Jesus deals with a “rich young ruler” in Mark 10. That sounds like a hand I wouldn’t mind being dealt in life, amiright?! He’s rich. He’s young. He’s powerful… Gees, was he good looking, too? I mean, what was this guy missing??? Yet this man comes to Jesus seeking the key to the gift of eternal life – something he seemed to understand only Jesus could offer. Here are six observations I make from that encounter that I believe apply to those wealthy in the things of this world today as well:
- Never satisfied with your success. Many suggest that the young man in this story was coming to Jesus to get an “atta boy” for what a moral person he was. Regardless, he was searching for something he knew he lacked. America’s first billionaire, John Rockefeller was famous for answering the question, “How much more does a man need?” to which he responded, “Just a little bit more.” It’s always just a little more.
- Constant need to stay busy. The story begins by telling us that this man “ran up to Him…” Always running. Always in a hurry. Everything is always urgent. The man’s life wasn’t at risk. Neither was his riches. Something far greater was – his soul. Even though he couldn’t identify the thing he lacked, he knew it couldn’t wait. Often times, those financially wealthy can’t stand the idea of idleness, even for rest sake. Because idleness tends to lead toward reflection, and reflection leads toward…
- Feeling empty and unhappy when introspective. I often refer to laying awake at night, staring at the ceiling, letting the TV wash over you as you wonder “what’s wrong with me?” This is not isolated to wealthy people to be sure, but I believe they sense this more frequently and painfully than others. The rich young ruler may have been looking for an “atta boy” from Jesus, but I really think he came in such a rush because of this emptiness. He knew something was missing from his otherwise overflowing life. Not that he hadn’t tried to fill that gap…
- Attempts at filling a perceived gap. Jesus confronts him with the commandments in the Old Testament, and the rich young ruler replies with an emphatic “DONE IT!” response. I read that as, “I’ve TRIED! What else do I need to make this hole in my life go away?” Every year another celebrity takes their life – usually for reasons we don’t ever truly understand. They’ve got everything: money, fame, people paid to serve them constantly, beautiful women/men to sleep with them, luxurious and exotic vacation spots. They’re often top of their fields, be it acting, singing, business… or all of the above. And if that isn’t enough, they can turn to substances, alcohol, adrenaline rushes, a new sexual partner, another vacation, etc. But eventually a realization sets in…
- A consistent nagging that all you have isn’t what you really want or need. As the rich young ruler presses Jesus for the answers he craves, Jesus makes the same offer of life to him that He offers everyone: Drop what you’ve got, and follow Me. This is the invitation we all get. We’re all invited in Jesus name, to let go of every other source of identity and self reliance, and follow Jesus. The rich young ruler has his answer! He’s now staring face to face with what he wants – what he NEEDS! He can feel it in his very soul, drawing him to the life Jesus offers to all who come to Him in faith. But it’s not always so simple to separate our white-knuckle grip on our stuff. Especially when we have a lot of stuff…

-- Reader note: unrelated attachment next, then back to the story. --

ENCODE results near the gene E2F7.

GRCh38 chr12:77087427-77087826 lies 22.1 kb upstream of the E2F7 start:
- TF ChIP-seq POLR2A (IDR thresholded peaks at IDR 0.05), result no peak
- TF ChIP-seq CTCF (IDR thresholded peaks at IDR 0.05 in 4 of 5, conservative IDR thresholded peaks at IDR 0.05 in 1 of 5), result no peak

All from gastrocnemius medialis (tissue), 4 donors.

- An unhealthy sense of self reliance. Ultimately, the young man leaves Jesus instead of following Him. He goes away “grieving, for he was one who owned much property.” Jesus didn’t want the man’s wealth. He can walk on water, multiply a single meal to feed a multitude, He even defeated death – what would He need money for?! But he did call the young man to give up the source of security he was clinging to – sell it off, give it to the poor. But as is true with every wealthy man or woman, the temptation to trust in yourself is very strong. After all, you made it this far. You were never “suppose” to be able to get where you are, but you did it. Maybe I just need another vacation…
Look, it’s ok to have a lot of wealth. We read in the Bible that there were many people who had great resources who followed Christ. But generally it was the destitute, the broken, the hurting. Wealthy people can receive the gift Jesus offers just fine… but they must come to Him the same way as the poor. Humble. Broken. Desperate. Ready to leave everything else behind. If only there wasn’t so much to leave…
There’s nothing wrong with possessing riches. But there is everything wrong with riches possessing you. May you seek and receive the only true riches that outlives money, property, and earthly wealth. May you and I come to the cross , not in our self-made attempts at power or prestige, but rather in our poverty; and may you find what the rich young ruler sought.
“For you know the grace of our Lord Jesus Christ, that though He was rich, yet for your sake He became poor, so that you through His poverty might become rich.” 2 Corinthians 8:9 NASB
You ever feel like you do the right thing, and yet bad things happen anyway?! It’s like “Karma” got drunk and punished the wrong person. No good deed goes unpunished – that was a phrase I heard growing up from other adults expressing this exact frustration.
The Apostle Paul had to know that feeling too. In Acts 16 we see this remarkable event where he and Silas were preaching the message of hope in Jesus, even performing an exorcism on a slave girl – in a city called Thyatira in modern day Turkey. For this, they were arrested, physically beaten, and thrown in jail. Well this sucks, would probably be my impulsive response to such circumstances. But what happened next was even more incredible: